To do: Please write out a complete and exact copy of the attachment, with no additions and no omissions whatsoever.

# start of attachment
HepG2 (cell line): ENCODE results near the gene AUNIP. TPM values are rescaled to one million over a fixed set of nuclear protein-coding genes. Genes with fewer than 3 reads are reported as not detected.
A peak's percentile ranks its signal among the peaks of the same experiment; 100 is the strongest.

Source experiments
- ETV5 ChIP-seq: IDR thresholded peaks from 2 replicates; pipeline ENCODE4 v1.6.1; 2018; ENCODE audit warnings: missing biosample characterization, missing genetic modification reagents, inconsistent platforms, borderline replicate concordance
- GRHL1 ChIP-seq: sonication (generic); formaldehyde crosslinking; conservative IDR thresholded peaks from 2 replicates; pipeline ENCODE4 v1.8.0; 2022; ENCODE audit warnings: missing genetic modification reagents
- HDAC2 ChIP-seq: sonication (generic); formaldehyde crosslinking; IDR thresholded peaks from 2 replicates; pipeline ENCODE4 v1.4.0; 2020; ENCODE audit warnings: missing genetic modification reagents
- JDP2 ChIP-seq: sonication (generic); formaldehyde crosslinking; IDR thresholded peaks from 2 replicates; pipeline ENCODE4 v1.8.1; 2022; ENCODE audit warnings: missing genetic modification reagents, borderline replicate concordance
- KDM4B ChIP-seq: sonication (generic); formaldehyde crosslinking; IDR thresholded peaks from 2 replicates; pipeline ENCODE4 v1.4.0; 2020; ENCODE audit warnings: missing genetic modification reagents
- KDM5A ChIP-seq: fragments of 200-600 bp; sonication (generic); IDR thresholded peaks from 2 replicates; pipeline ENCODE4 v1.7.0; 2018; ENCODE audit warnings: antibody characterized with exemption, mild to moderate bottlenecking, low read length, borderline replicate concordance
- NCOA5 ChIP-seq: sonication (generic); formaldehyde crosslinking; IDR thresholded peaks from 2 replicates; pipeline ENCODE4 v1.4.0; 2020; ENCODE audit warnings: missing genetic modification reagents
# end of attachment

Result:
HepG2 (cell line): ENCODE results near the gene AUNIP. TPM values are rescaled to one million over a fixed set of nuclear protein-coding genes. Genes with fewer than 3 reads are reported as not detected.
A peak's percentile ranks its signal among the peaks of the same experiment; 100 is the strongest.

Source experiments
- ETV5 ChIP-seq: IDR thresholded peaks from 2 replicates; pipeline ENCODE4 v1.6.1; 2018; ENCODE audit warnings: missing biosample characterization, missing genetic modification reagents, inconsistent platforms, borderline replicate concordance
- GRHL1 ChIP-seq: sonication (generic); formaldehyde crosslinking; conservative IDR thresholded peaks from 2 replicates; pipeline ENCODE4 v1.8.0; 2022; ENCODE audit warnings: missing genetic modification reagents
- HDAC2 ChIP-seq: sonication (generic); formaldehyde crosslinking; IDR thresholded peaks from 2 replicates; pipeline ENCODE4 v1.4.0; 2020; ENCODE audit warnings: missing genetic modification reagents
- JDP2 ChIP-seq: sonication (generic); formaldehyde crosslinking; IDR thresholded peaks from 2 replicates; pipeline ENCODE4 v1.8.1; 2022; ENCODE audit warnings: missing genetic modification reagents, borderline replicate concordance
- KDM4B ChIP-seq: sonication (generic); formaldehyde crosslinking; IDR thresholded peaks from 2 replicates; pipeline ENCODE4 v1.4.0; 2020; ENCODE audit warnings: missing genetic modification reagents
- KDM5A ChIP-seq: fragments of 200-600 bp; sonication (generic); IDR thresholded peaks from 2 replicates; pipeline ENCODE4 v1.7.0; 2018; ENCODE audit warnings: antibody characterized with exemption, mild to moderate bottlenecking, low read length, borderline replicate concordance
- NCOA5 ChIP-seq: sonication (generic); formaldehyde crosslinking; IDR thresholded peaks from 2 replicates; pipeline ENCODE4 v1.4.0; 2020; ENCODE audit warnings: missing genetic modification reagents